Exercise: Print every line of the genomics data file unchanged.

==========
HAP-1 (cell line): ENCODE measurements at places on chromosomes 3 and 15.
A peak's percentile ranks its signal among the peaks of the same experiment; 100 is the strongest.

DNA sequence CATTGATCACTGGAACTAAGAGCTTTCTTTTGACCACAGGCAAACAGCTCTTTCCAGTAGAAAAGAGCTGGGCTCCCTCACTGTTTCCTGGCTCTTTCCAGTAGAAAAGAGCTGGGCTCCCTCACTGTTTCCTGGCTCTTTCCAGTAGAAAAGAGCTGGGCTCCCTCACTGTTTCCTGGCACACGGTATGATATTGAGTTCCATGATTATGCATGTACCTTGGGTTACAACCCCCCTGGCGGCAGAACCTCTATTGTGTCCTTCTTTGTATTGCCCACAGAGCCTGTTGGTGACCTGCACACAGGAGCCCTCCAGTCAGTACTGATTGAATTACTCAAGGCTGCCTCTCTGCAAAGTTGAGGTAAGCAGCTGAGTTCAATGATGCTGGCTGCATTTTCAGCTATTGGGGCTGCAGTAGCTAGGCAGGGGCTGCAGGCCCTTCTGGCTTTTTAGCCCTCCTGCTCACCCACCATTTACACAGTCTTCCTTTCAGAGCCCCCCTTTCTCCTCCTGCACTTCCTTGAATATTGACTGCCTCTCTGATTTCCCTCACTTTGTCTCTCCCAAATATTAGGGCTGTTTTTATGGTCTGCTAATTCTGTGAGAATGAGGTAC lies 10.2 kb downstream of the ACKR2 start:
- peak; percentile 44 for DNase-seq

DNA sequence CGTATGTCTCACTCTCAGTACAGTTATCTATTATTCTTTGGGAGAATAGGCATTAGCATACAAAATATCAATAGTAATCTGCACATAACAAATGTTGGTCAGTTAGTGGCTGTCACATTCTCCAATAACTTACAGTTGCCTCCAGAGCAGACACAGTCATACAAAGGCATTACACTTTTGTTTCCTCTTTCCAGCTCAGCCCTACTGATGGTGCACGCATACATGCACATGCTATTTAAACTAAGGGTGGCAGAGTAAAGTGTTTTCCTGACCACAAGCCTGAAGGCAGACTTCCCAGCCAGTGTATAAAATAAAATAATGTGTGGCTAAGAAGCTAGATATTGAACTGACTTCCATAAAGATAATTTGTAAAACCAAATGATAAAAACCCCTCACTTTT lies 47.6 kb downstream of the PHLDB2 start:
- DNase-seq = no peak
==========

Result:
HAP-1 (cell line): ENCODE measurements at places on chromosomes 3 and 15.
A peak's percentile ranks its signal among the peaks of the same experiment; 100 is the strongest.

DNA sequence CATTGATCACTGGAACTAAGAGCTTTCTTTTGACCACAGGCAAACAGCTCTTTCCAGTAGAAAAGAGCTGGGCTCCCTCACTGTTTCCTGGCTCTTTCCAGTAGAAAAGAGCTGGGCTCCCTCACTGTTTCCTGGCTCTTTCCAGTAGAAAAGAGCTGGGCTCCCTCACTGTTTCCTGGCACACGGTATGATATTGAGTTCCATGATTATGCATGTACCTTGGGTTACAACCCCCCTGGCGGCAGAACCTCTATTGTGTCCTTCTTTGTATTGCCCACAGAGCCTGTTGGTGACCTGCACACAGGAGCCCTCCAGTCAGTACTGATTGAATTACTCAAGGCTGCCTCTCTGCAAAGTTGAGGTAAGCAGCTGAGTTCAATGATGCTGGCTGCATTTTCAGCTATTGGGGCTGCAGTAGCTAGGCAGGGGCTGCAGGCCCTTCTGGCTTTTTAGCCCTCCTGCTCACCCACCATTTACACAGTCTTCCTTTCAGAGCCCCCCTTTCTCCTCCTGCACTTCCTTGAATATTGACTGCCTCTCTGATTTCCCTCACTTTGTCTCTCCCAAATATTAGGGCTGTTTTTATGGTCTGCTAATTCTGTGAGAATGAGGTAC lies 10.2 kb downstream of the ACKR2 start:
- peak; percentile 44 for DNase-seq

DNA sequence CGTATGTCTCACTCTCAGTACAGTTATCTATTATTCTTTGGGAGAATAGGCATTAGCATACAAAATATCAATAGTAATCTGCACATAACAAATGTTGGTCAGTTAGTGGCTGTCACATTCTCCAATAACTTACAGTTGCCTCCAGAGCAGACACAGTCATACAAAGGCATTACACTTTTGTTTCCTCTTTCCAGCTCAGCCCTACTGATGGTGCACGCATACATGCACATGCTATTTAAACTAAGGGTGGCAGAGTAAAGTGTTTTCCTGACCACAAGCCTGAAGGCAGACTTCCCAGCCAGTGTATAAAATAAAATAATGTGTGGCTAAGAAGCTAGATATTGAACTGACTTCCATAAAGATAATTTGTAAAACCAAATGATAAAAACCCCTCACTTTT lies 47.6 kb downstream of the PHLDB2 start:
- DNase-seq = no peak